The Magazine

How Freedom Rings

Ten ways of looking at man’s greatest gift.

Jan 24, 2011, Vol. 16, No. 18 • By RYAN T. ANDERSON
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The two most interesting essays, however, are at least two steps removed from the political realm, dealing instead with feminism and academic freedom. And yet they provide the deepest insights into politics. Christina Hoff Sommers argues that radical feminists have distorted the feminist movement’s history, producing an unappealing, monolithic, meager view of women’s liberty. Vagina Monologues feminism is a kind of “women’s liberation” that has “little to do with liberty” since “it aims not to free women to pursue their own interests and inclinations, but rather to re-educate them to attitudes often profoundly contrary to their natures.” Sommers considers, instead, Mary Wollstonecraft’s egalitarian feminism promoting legal equality and an ideal of women “as independent agents rather than wives and mothers.” And she examines conservative feminism like that of the now-overlooked Hannah More, Frances Willard, and Clare Boothe Luce, who sought to embrace women’s “established roles as homemakers, caregivers, and providers of domestic tranquility” but to promote women’s rights “by redefining, strengthening, and expanding those roles.” Society would be a better place when distinctively feminine virtues were championed.

In another sense, academic freedom is meant not to liberate us from our humanity but to allow us to appropriate the truths of our humanity that make meaningful freedom possible. That is the argument of Robert George, professor of jurisprudence at Princeton and director of its James Madison Program in American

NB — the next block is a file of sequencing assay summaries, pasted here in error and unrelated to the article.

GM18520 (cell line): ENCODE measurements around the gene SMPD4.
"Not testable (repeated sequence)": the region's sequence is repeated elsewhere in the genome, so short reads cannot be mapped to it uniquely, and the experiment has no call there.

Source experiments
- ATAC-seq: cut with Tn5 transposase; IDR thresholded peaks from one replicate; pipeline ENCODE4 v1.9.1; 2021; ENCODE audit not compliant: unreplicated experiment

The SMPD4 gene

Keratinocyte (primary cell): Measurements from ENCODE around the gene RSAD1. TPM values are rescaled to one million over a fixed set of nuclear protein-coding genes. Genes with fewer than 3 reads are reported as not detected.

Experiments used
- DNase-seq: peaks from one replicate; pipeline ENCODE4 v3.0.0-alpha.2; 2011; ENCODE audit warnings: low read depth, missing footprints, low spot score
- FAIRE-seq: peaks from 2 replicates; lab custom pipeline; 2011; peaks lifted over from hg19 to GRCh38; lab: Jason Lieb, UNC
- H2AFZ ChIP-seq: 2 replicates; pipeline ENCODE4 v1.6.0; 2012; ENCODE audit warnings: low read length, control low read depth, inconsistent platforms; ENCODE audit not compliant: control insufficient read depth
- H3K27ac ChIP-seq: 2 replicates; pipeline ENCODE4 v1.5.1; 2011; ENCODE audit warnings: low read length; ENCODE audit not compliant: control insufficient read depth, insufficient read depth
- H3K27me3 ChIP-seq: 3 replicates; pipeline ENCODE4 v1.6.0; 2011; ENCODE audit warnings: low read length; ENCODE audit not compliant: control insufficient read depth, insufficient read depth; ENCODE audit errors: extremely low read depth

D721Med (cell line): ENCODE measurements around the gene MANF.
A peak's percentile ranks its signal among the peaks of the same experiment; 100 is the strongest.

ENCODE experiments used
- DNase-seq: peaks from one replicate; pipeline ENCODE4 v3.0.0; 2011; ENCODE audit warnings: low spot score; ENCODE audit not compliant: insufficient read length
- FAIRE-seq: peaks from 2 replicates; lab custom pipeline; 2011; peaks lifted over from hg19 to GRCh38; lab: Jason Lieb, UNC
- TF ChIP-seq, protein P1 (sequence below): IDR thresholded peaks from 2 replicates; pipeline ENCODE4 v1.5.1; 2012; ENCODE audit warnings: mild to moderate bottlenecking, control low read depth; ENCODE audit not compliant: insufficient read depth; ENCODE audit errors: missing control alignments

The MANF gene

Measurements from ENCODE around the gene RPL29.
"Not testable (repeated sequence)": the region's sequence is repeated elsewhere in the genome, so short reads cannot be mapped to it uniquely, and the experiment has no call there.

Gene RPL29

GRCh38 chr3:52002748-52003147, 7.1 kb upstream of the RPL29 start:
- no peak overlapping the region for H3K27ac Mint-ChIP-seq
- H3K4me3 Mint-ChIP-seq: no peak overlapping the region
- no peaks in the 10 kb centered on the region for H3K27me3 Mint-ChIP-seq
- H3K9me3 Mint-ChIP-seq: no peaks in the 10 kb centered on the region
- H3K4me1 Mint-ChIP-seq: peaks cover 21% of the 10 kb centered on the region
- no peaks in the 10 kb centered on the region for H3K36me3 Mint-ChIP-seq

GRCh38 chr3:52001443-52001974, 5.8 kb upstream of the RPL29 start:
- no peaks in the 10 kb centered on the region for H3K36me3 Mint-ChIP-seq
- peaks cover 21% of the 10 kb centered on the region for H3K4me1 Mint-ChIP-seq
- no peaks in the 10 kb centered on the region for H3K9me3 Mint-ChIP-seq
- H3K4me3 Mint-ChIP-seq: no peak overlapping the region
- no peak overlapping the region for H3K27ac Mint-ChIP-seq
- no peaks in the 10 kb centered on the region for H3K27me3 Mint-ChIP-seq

Ideals and Institutions. Despite having collaborated with George for years, I had not come across this essay and was struck by its depth and clarity. Citing egregious examples of campus political correctness, George shows how much contemporary higher education is aimed at “liberation from traditional social constraints and norms of morality” that taught earlier generations to act “for the sake of personal virtue and the common good.” Because academics view these norms as outdated and irrational strictures, they seek to emancipate students to become “authentic individuals” by embracing their “true self” where “people are defined by their desires.”

Yet the classical understanding of a liberal education is “not to liberate us to act on our desires, but rather, and precisely, to liberate us from slavery to them. Personal authenticity .  .  . consists in self-mastery​—​placing reason in control of desire.” The reason to study Plato and Aristotle, Augustine and Aquinas, Dante and Shakespeare, Rousseau and Kant, is to free our minds from the tyranny of present opinion, to free our wills from slavery to our passions, and to free ourselves to come to know, love, and choose what is beautiful and good. Of course, this presupposes that there are objective truths, and that they are best appropriated when freely pursued. Not merely knowing what is the case, but understanding the how and why, allows us to incorporate the string of reasons into one’s own deliberations and choices. This liberation from self, from popular opinion, and from radical skepticism, makes true liberty​—​freedom for excellence​—​possible.

Of liberal education, as well as our legal regimes and prepolitical institutions, we might ask what has made it all possible. The French philosopher Rémi Brague argues here that the Judeo-Christian tradition provided the crucial metaphysical foundation for personal liberty, and thereby for political, economic, and academic freedoms. The Hebrew Bible reveals man as a free being created with “the necessary outfit that enables a creature to reach its own good,” by a God who “respects the nature of the things He has created.” This is seen in the Sabbath rest, Israel’s liberation, and the Ten Commandments as a “code of honor of free people” that “connect the gift of freedom with the responsibilities that naturally flow from it.” Brague concludes that “free institutions hardly ever developed in places that were not influenced by Jewish and Christian ideas.”

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